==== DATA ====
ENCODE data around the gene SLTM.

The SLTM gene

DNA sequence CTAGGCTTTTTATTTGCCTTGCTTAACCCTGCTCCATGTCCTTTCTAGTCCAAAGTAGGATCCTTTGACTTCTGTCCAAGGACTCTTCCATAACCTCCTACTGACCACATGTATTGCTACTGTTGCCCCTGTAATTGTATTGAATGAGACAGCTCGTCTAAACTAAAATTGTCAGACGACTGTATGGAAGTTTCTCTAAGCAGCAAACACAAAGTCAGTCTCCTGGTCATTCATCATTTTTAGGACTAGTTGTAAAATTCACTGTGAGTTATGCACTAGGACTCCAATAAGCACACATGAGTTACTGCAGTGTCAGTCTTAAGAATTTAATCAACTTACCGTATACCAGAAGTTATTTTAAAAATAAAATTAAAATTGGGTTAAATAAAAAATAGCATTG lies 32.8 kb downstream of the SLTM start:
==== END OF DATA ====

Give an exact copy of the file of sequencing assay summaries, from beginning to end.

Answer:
ENCODE data around the gene SLTM.

The SLTM gene

DNA sequence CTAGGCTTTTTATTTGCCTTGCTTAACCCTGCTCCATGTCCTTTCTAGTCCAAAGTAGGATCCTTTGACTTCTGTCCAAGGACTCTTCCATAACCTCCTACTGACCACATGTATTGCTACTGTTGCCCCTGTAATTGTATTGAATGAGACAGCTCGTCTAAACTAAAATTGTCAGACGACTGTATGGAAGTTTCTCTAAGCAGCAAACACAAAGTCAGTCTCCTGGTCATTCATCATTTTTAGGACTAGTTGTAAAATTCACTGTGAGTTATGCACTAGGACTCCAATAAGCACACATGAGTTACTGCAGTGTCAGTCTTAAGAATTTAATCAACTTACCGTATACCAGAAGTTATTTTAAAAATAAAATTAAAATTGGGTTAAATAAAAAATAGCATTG lies 32.8 kb downstream of the SLTM start: